This will be a short one - with a few really great pictures, although.
With the increase of passenger traffic on the New Haven's Shore Line requiring trains of fourteen to sixteen cars, the capacity of the I4 Pacifics which had been used for twenty years was severely taxed. As a result of tests with two of these engines with a twelve-car train operating over the 156.8 miles between New Haven and Boston, this new design was worked out. Much research went into these studies, which included consideration of the 0.6 to 0.7 per cent ruling grade near Sharon Heights outside of Boston, and the eventual plans called for a locomotive which could maintain a 60-mile speed over these grades with a twelve-car 830-ton train.
Ten of these Class I5 engines were delivered in 1937, being partly streamlined but with maintenance accessibility in mind. They have been satisfactory in every respect since they went into service and will probably remain the last steam locomotives to be purchased by the New Haven.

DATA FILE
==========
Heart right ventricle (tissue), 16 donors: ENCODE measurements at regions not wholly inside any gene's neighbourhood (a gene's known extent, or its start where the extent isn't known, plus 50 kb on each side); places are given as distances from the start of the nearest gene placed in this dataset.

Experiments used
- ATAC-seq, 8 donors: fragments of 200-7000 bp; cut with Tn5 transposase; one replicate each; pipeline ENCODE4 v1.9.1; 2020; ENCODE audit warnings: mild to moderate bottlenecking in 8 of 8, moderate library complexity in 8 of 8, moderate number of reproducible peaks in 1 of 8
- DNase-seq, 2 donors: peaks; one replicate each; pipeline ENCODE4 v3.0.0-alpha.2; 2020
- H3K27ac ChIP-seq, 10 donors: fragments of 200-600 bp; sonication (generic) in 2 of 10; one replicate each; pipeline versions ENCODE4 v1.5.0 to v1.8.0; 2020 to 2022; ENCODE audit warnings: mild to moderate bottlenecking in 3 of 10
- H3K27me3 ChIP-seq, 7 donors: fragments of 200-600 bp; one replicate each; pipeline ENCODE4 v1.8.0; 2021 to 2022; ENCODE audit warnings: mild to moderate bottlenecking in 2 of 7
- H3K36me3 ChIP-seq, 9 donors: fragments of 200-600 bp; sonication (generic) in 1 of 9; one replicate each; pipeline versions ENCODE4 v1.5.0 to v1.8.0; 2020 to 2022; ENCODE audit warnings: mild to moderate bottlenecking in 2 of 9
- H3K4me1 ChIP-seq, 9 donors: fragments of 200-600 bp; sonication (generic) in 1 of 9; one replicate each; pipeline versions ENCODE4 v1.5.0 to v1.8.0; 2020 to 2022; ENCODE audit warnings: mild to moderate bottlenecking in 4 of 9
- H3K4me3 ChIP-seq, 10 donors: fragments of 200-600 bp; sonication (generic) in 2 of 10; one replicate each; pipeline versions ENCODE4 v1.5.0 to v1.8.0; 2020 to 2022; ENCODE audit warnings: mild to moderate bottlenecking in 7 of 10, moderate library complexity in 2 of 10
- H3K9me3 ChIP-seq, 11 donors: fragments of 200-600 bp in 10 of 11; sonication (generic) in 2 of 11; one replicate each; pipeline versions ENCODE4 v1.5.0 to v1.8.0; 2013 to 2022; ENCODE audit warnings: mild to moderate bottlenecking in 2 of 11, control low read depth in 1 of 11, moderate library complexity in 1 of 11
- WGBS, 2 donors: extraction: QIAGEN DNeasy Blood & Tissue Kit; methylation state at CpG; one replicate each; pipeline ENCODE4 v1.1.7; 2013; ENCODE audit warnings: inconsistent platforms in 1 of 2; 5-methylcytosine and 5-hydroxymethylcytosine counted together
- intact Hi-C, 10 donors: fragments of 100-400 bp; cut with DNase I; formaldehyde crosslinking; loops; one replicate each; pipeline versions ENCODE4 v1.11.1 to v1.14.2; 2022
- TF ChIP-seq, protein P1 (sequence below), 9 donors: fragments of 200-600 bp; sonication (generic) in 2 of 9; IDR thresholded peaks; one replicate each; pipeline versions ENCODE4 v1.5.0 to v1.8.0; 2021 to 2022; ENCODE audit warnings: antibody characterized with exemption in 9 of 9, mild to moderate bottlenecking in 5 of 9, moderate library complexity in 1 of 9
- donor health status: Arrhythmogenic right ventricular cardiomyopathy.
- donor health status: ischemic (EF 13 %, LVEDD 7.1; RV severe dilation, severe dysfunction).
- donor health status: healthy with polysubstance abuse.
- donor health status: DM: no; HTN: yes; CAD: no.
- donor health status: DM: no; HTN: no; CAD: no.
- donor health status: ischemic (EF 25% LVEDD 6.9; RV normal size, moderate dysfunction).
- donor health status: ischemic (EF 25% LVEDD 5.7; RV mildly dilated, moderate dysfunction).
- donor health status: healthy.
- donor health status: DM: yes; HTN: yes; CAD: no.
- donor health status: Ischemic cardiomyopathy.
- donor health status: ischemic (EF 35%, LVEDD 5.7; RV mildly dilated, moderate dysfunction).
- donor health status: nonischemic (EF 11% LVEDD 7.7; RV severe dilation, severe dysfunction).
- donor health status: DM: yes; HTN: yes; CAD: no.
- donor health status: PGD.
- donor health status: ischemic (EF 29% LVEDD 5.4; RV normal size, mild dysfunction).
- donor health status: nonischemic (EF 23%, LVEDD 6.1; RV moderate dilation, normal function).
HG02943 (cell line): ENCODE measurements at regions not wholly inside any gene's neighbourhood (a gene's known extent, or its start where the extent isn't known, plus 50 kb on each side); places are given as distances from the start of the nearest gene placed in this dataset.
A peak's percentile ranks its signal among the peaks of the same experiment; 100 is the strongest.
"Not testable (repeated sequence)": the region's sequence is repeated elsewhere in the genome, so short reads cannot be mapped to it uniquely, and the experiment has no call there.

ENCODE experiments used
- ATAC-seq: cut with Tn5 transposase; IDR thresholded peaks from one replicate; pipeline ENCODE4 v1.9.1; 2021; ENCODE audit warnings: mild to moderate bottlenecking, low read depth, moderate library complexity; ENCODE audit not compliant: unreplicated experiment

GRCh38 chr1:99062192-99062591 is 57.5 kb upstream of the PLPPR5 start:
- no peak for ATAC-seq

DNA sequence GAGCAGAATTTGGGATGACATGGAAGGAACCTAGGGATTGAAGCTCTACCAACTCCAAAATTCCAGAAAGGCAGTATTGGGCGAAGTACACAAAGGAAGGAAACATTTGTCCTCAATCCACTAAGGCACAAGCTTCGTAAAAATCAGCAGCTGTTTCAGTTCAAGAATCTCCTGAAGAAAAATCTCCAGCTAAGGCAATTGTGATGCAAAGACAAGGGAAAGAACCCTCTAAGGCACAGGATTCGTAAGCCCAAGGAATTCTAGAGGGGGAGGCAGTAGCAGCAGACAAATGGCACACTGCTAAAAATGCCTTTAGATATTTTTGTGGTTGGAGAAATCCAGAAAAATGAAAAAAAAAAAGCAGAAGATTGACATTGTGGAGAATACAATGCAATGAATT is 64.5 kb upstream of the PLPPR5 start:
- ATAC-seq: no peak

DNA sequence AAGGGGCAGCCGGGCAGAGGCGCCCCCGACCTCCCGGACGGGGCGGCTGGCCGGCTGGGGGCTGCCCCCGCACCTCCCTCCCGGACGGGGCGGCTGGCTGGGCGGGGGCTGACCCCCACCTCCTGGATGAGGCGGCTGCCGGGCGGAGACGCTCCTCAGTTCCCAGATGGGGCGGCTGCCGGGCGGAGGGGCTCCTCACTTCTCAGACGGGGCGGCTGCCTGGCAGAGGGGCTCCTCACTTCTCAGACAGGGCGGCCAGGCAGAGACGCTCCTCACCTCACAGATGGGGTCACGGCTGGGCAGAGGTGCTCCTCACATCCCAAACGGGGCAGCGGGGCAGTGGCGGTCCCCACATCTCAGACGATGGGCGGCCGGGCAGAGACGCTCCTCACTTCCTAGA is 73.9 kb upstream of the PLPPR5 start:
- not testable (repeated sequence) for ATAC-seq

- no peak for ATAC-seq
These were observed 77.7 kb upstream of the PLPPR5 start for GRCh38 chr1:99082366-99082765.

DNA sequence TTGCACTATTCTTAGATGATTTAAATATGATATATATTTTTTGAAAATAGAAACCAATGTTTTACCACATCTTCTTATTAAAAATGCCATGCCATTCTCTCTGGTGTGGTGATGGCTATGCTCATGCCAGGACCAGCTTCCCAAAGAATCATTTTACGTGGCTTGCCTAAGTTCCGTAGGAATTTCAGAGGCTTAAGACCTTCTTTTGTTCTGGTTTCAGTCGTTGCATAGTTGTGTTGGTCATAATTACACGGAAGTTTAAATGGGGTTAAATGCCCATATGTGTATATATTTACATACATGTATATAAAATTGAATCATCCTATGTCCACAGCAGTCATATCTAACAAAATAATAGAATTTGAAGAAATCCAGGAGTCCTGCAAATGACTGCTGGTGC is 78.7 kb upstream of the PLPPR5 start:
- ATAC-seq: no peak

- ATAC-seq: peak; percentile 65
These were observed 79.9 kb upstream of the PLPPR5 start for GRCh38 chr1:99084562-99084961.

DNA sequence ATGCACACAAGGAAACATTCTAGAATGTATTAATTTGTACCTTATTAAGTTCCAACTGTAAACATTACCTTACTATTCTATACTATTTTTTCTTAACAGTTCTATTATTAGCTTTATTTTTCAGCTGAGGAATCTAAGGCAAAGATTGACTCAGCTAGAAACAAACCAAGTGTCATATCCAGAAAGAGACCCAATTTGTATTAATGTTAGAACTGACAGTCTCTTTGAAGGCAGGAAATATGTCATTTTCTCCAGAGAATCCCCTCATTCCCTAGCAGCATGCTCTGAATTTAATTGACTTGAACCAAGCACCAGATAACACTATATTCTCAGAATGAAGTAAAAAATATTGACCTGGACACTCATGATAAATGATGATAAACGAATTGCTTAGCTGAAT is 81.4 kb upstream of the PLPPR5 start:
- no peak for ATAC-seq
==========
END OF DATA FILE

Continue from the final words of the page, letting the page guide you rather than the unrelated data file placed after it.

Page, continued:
They were called Shoreliners on the NYN&HRR and were used to pull the premiere Yankee Clipper and Merchant's Limited between New Haven and Boston during the period between 1938 and 1950. They pulled these trains even after the DL-109 diesels became NHs standard because the diesels could not keep the four hour schedule. Even after the ALCO PAs came on board, the I-5s were kept in reserve for a couple of years.
Two posters (the second one is from the famous Boston Public library set):
And for a dessert, a magnificent photograph of the New Haven #1405 from the Rail Archive Stephenson:
Headline poster: Sascha Maurer, 1938